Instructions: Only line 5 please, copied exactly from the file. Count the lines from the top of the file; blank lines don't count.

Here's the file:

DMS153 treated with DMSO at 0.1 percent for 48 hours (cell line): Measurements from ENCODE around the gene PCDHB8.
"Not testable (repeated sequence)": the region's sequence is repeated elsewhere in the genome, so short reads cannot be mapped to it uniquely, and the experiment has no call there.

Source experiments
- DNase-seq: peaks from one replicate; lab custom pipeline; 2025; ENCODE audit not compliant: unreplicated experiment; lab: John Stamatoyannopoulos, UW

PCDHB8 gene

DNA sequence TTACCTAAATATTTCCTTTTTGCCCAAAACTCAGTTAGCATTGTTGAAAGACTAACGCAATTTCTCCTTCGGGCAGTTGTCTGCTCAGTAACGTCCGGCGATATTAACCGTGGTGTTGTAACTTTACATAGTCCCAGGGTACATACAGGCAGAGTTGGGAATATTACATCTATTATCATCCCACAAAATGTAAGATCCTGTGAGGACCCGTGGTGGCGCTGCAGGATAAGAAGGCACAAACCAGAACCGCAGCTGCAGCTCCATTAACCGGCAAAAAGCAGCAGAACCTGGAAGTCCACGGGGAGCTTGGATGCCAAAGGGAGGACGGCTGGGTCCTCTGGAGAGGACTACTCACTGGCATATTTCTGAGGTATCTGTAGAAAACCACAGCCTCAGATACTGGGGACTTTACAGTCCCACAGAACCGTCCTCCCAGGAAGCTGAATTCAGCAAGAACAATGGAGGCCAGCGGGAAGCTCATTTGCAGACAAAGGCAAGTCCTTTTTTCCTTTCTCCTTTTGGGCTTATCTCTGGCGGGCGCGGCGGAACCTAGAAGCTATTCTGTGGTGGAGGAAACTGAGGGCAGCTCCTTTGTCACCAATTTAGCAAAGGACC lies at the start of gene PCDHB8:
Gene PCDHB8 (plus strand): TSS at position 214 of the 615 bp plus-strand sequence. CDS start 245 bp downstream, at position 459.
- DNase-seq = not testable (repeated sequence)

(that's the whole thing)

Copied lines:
PCDHB8 gene